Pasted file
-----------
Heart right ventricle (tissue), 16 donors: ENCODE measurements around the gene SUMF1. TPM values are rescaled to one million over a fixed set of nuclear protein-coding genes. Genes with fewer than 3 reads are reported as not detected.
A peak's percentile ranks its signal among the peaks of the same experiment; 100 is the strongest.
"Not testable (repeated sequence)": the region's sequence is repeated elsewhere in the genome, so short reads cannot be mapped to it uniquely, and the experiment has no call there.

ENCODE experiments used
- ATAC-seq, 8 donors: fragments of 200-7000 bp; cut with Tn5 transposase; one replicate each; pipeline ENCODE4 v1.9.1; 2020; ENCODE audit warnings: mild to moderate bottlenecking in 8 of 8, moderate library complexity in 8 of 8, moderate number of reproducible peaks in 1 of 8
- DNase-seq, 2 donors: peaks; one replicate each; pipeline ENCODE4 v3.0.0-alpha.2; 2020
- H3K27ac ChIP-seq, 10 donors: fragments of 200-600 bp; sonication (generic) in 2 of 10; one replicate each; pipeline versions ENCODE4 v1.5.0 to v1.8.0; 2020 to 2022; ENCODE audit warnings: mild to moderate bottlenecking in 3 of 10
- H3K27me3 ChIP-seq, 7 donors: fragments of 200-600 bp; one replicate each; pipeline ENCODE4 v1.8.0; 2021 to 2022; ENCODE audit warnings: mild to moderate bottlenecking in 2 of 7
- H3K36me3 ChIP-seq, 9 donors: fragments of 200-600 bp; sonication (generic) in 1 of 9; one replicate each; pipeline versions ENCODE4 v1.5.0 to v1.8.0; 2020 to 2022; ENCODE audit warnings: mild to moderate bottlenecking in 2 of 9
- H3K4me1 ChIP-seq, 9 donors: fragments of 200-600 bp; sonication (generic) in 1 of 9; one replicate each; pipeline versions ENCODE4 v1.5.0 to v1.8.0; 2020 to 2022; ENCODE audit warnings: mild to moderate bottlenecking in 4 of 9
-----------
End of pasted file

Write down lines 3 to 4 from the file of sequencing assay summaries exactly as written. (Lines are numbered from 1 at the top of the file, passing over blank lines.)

"Not testable (repeated sequence)": the region's sequence is repeated elsewhere in the genome, so short reads cannot be mapped to it uniquely, and the experiment has no call there.

ENCODE experiments used